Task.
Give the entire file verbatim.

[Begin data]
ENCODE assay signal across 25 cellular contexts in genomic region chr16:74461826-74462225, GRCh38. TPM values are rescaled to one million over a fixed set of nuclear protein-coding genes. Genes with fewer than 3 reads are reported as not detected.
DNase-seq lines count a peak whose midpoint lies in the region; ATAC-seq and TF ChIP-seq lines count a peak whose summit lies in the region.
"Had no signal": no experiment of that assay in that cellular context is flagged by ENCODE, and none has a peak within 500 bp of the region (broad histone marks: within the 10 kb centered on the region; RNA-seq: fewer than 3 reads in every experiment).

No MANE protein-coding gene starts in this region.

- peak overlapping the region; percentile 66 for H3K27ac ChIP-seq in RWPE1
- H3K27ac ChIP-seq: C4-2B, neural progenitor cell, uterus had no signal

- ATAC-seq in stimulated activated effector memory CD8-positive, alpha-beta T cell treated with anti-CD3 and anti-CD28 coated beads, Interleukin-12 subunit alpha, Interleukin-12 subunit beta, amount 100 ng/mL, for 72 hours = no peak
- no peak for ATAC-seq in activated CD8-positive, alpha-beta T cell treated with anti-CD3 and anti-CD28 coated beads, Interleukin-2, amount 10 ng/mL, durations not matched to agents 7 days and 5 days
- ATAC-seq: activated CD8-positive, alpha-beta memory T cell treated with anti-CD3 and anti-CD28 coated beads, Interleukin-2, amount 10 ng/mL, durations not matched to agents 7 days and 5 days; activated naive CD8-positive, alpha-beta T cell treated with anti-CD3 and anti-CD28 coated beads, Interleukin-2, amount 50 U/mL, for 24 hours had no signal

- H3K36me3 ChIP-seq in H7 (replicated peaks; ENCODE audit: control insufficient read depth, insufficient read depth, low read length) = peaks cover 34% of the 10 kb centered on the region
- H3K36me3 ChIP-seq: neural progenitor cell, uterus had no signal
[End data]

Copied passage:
ENCODE assay signal across 25 cellular contexts in genomic region chr16:74461826-74462225, GRCh38. TPM values are rescaled to one million over a fixed set of nuclear protein-coding genes. Genes with fewer than 3 reads are reported as not detected.
DNase-seq lines count a peak whose midpoint lies in the region; ATAC-seq and TF ChIP-seq lines count a peak whose summit lies in the region.
"Had no signal": no experiment of that assay in that cellular context is flagged by ENCODE, and none has a peak within 500 bp of the region (broad histone marks: within the 10 kb centered on the region; RNA-seq: fewer than 3 reads in every experiment).

No MANE protein-coding gene starts in this region.

- peak overlapping the region; percentile 66 for H3K27ac ChIP-seq in RWPE1
- H3K27ac ChIP-seq: C4-2B, neural progenitor cell, uterus had no signal

- ATAC-seq in stimulated activated effector memory CD8-positive, alpha-beta T cell treated with anti-CD3 and anti-CD28 coated beads, Interleukin-12 subunit alpha, Interleukin-12 subunit beta, amount 100 ng/mL, for 72 hours = no peak
- no peak for ATAC-seq in activated CD8-positive, alpha-beta T cell treated with anti-CD3 and anti-CD28 coated beads, Interleukin-2, amount 10 ng/mL, durations not matched to agents 7 days and 5 days
- ATAC-seq: activated CD8-positive, alpha-beta memory T cell treated with anti-CD3 and anti-CD28 coated beads, Interleukin-2, amount 10 ng/mL, durations not matched to agents 7 days and 5 days; activated naive CD8-positive, alpha-beta T cell treated with anti-CD3 and anti-CD28 coated beads, Interleukin-2, amount 50 U/mL, for 24 hours had no signal

- H3K36me3 ChIP-seq in H7 (replicated peaks; ENCODE audit: control insufficient read depth, insufficient read depth, low read length) = peaks cover 34% of the 10 kb centered on the region
- H3K36me3 ChIP-seq: neural progenitor cell, uterus had no signal